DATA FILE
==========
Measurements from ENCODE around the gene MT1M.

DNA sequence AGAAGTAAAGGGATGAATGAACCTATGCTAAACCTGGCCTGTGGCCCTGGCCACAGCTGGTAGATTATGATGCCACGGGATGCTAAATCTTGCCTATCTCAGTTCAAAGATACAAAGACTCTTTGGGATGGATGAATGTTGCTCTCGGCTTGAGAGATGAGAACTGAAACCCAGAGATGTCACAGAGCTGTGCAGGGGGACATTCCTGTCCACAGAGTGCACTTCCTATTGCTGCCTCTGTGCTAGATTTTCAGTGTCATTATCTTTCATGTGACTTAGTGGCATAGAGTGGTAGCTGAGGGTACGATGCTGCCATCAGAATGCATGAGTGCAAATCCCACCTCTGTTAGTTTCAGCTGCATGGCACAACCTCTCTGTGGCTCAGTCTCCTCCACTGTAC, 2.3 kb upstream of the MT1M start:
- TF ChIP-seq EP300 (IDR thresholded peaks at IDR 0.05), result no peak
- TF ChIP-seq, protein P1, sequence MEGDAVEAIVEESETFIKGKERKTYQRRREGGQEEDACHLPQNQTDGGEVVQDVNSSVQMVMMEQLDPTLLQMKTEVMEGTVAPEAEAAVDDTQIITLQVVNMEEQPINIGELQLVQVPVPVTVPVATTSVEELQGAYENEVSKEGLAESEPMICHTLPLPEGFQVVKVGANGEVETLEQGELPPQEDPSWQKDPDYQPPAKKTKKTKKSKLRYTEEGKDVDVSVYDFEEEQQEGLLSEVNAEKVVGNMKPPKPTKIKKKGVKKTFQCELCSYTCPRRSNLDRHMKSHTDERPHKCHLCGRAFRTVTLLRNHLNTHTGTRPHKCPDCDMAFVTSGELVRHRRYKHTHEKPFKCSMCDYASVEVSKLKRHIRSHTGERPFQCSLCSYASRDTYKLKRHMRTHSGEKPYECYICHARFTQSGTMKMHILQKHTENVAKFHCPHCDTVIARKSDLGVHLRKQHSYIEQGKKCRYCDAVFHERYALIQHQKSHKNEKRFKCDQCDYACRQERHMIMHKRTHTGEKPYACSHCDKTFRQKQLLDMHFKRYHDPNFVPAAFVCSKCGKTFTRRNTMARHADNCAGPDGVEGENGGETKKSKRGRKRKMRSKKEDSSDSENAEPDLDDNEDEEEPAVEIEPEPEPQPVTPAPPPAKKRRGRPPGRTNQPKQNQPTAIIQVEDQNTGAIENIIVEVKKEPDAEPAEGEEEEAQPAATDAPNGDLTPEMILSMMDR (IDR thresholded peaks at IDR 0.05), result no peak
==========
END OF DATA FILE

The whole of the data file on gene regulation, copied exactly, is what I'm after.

Measurements from ENCODE around the gene MT1M.

DNA sequence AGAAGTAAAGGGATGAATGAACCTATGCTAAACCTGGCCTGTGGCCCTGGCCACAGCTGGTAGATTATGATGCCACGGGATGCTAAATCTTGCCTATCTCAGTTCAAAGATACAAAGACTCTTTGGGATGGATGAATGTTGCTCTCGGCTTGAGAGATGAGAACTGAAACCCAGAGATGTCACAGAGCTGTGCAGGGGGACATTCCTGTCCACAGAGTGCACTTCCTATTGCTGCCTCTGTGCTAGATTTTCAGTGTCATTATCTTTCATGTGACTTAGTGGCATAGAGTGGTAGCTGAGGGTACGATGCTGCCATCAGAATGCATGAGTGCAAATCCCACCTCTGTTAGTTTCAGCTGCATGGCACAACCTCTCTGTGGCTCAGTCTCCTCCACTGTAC, 2.3 kb upstream of the MT1M start:
- TF ChIP-seq EP300 (IDR thresholded peaks at IDR 0.05), result no peak
- TF ChIP-seq, protein P1, sequence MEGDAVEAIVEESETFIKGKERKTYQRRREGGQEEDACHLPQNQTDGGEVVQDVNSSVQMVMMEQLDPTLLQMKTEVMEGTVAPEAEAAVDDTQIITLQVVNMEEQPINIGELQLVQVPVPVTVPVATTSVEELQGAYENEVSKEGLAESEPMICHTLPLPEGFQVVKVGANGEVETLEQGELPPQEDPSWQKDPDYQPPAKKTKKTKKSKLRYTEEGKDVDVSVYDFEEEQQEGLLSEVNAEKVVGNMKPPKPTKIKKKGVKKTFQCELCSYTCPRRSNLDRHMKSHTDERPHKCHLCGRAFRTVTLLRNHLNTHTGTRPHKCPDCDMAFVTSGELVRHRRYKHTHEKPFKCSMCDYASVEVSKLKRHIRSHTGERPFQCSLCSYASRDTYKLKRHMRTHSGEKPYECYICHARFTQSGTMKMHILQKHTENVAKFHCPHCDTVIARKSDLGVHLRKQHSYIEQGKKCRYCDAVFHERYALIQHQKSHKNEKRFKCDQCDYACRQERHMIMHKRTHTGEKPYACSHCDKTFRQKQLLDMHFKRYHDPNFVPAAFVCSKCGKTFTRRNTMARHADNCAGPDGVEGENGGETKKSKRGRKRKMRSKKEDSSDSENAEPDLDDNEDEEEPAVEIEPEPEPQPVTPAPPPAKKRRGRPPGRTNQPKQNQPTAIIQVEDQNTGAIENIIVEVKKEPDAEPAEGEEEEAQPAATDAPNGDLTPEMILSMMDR (IDR thresholded peaks at IDR 0.05), result no peak